Appraisal myths debunked
It is mandated by legal agencies that an appraiser is required to be state-licensed to offer appraisals for federally-related real estate sales in Colorado. The law entitles you to acquire a copy of your completed appraisal report from your lender after it has been provided. Contact us if you have any concerns about the appraisal procedure.
Myth: Assessed value generally will be similar to to market value.
Fact: While most states support the concept that assessed value is the same as estimated market value, this usually is not the case. Sometimes when interior remodeling has been done and the assessor is unaware of the improvement or properties in the area have not been reassessed for years or more, it may vary wildly.
Myth: The buyer or the seller may have impact in the value of the property depending upon for whom the appraiser is working.
Fact: The appraised value of the property does not affect the salary of the appraiser; as a result, the appraiser has no pressured interest in the cost of the house. This means that he will conduct task with impartiality and independence regardless for whom the appraisal is conducted.
Myth: The replacement cost of the property will be is on par with the market value.
Fact: The way market value is arrived at is based on what a home buyer would likely pay a willing seller for a house without being under influence from any outside group to purchase or sell. If the property were rebuilt, the dollar amount needed to do so would set the replacement cost.
Myth: Certain formulae, such as the price per square foot of the property, are what appraisers use to determine the value of a home.
Fact: An appraisal report is an amalgamation of data based on the property's size, location, proximity to specific facilities, the condition of the home and the price of recent comparable sales. You can count on Appraise Colorado Inc's appraisers to be ethical in assessing this data.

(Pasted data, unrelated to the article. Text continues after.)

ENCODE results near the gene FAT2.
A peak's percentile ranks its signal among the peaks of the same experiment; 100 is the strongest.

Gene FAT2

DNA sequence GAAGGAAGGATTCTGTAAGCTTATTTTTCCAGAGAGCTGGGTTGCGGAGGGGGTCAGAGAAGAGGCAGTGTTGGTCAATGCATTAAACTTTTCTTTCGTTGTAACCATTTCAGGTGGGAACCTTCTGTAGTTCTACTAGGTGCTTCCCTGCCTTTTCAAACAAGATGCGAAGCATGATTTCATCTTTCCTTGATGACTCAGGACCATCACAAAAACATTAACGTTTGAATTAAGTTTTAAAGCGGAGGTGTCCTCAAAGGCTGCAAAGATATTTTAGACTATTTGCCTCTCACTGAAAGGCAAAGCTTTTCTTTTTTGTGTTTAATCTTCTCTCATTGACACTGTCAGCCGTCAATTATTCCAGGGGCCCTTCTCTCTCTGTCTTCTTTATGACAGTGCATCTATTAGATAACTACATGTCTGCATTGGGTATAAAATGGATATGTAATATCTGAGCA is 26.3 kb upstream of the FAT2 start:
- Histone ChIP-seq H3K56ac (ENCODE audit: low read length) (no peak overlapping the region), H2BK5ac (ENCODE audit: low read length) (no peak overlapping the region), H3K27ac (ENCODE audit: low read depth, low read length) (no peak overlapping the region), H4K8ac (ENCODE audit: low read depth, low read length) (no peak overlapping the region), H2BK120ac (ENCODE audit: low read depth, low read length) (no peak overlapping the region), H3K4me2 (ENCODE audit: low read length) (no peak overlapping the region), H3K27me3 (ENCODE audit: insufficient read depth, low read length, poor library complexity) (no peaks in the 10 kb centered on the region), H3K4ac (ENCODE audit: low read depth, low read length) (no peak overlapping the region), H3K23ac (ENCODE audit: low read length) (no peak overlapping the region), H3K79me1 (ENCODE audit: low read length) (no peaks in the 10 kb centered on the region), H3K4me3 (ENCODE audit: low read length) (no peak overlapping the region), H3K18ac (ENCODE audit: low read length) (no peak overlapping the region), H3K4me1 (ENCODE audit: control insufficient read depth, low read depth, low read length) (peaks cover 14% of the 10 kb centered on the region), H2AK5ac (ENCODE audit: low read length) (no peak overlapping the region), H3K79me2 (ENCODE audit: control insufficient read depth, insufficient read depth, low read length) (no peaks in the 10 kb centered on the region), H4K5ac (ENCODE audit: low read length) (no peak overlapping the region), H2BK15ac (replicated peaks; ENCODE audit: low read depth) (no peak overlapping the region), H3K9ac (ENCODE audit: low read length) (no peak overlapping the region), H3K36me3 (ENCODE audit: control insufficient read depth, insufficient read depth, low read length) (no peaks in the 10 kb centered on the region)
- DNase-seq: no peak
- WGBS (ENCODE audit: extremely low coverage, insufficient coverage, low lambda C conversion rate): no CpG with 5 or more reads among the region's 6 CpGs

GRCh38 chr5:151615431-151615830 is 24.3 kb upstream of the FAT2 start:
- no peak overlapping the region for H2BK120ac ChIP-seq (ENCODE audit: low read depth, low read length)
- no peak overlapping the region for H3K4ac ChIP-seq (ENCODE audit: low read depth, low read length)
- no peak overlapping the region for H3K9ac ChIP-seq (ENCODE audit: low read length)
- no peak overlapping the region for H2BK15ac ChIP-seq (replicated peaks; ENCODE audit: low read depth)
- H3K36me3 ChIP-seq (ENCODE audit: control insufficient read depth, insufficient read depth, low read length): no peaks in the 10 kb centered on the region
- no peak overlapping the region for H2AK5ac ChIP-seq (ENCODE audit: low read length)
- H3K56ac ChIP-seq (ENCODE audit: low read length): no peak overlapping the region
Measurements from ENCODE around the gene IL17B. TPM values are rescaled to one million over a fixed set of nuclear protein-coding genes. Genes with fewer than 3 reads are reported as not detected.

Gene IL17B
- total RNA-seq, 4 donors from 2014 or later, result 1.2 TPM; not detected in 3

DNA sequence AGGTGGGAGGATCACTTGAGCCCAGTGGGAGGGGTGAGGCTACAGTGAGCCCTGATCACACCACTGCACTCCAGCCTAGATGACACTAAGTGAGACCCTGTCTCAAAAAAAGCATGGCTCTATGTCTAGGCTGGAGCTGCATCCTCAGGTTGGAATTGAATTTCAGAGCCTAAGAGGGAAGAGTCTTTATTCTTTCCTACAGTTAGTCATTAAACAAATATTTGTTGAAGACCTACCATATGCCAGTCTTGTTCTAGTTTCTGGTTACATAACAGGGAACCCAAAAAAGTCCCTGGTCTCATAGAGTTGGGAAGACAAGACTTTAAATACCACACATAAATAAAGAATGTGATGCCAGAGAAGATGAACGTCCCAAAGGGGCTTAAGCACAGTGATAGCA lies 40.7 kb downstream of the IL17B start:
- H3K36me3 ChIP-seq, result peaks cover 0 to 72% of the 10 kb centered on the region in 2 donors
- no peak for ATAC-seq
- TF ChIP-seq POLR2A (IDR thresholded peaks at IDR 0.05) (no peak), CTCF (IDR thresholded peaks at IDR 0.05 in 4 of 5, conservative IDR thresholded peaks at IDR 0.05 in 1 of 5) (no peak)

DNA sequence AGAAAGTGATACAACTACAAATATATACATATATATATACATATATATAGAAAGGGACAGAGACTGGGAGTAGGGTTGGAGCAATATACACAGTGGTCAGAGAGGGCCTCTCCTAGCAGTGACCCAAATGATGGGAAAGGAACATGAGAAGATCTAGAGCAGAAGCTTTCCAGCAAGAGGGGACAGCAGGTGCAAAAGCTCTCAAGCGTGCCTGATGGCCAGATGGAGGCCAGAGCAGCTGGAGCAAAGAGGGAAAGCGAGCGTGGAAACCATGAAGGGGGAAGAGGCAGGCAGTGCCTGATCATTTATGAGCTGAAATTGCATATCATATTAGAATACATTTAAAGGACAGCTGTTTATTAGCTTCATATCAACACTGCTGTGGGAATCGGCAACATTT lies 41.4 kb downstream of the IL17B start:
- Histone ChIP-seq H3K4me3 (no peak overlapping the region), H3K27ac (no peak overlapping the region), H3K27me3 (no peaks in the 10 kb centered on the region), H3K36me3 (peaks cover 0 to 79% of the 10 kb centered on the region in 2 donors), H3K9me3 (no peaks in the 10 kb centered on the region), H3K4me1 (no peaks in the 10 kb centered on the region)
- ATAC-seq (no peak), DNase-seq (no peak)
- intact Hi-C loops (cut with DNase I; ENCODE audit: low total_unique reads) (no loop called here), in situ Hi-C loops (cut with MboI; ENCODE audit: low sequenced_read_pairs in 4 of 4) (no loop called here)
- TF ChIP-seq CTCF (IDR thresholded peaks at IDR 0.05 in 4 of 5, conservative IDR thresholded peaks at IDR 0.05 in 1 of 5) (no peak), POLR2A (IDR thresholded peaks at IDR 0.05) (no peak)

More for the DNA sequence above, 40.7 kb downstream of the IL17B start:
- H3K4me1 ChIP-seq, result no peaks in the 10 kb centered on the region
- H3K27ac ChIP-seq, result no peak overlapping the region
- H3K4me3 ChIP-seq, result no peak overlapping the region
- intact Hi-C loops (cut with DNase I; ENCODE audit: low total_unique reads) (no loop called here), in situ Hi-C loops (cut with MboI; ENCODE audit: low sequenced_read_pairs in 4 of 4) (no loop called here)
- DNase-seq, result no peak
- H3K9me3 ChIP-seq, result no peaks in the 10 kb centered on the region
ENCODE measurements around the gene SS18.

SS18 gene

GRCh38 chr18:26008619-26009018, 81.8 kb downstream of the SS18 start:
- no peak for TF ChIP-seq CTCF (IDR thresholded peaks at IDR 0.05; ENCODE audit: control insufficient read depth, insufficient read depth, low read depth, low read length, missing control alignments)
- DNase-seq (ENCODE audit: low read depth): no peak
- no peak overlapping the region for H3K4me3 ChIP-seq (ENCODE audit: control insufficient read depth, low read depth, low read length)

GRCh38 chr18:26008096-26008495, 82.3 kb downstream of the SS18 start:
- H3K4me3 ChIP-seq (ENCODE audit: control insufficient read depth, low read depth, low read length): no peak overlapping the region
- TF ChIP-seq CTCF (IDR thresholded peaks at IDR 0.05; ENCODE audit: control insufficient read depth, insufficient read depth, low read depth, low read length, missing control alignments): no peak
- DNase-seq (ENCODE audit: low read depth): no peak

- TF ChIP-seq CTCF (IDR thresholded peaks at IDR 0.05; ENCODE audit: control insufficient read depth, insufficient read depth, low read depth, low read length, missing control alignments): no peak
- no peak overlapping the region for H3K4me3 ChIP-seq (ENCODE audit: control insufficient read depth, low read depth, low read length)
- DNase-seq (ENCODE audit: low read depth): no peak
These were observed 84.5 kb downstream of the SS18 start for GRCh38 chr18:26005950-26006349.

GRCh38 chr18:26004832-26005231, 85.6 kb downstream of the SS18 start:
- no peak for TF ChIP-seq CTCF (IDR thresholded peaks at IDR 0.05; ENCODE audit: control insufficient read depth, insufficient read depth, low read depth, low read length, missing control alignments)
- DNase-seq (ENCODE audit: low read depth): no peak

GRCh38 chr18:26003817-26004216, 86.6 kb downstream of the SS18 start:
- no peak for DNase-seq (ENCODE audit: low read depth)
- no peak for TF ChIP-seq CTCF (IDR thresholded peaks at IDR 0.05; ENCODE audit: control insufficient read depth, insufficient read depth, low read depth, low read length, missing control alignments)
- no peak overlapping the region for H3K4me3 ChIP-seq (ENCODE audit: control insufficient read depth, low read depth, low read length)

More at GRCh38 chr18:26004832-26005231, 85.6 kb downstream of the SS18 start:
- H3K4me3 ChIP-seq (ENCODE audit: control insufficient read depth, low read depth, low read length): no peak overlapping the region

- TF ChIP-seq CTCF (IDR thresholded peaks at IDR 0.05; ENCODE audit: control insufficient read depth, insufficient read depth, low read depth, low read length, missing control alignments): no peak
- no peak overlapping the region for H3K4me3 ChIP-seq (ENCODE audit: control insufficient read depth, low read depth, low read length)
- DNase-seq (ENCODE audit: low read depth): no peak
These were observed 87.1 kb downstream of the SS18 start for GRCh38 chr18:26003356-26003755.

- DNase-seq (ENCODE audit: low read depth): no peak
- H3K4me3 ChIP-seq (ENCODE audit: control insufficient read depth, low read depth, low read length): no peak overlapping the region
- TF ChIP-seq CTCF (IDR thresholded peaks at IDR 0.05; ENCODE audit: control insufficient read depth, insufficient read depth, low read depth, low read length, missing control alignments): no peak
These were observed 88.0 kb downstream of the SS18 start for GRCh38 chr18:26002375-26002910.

Myth: In a robust economy - when the sales prices of houses in a given county are reported to be rising by a particular percentage - the values of individual properties in the area can be expected to appreciate by that same percentage.
Fact: All appreciation of worth is on a one-on-one basis, concluded by information on relevant elements and the data of comparable homes. It makes no difference whether the economy is powerful or poor.
Have other questions about appraisers, appraising or real estate in Arapahoe County or Parker, CO?Contact our professional staff
Myth: You can generally find what a property is worth simply by looking at the outside.
Fact: There are a number of different variables that determine the value of a house; these factors include area, condition, improvements, amenities, and market trends. As you can see, none of these factors can be derived simply by examining the home from the exterior.
Myth: Because consumers pay for the appraisal when applying for loans to buy or refinance their property, they own their appraisal.
Fact: Legally, the document is owned by the lending agency unless the lender relinquishes their interest in the report. However, consumers have to be provided with a copy of the document upon written request, under the Equal Credit Opportunity Act.
Myth: It doesn't mean anything to consumers what's in the report so long as it satisfies the requirements of their lending agency.
Fact: Only if consumers check out a copy of their appraisal can they verify its accuracy and possibly need to question the result. Remember, this is probably the most expensive and important investment a consumer will ever make. There is an incredible amount of data contained in an appraisal that should be useful to the consumer in the future, such as the legal and physical description of the property, square footage measurements, list of comparable properties in the neighborhood, neighborhood description and a narrative of current real-estate activity and/or market trends in the vicinity.
Myth: The only reason someone would hire an appraiser is if a house needs its value estimated in a lender-based sales transaction.
Fact: Hiring an appraiser can fulfill a variety of needs depending on the designations and certifications of the appraiser involved; appraisers can perform a great deal of different services, including benefit/cost analysis, tax assessment, legal dispute resolution, and even estate planning.
Myth: A property inspection serves the same purpose as an appraisal.
Fact: Appraisal reports are nothing like a home inspection. The purpose of the appraiser is to find an opinion of value in the appraisal process and through producing the report. A home inspector determines the condition of the house and its major components and reports their findings.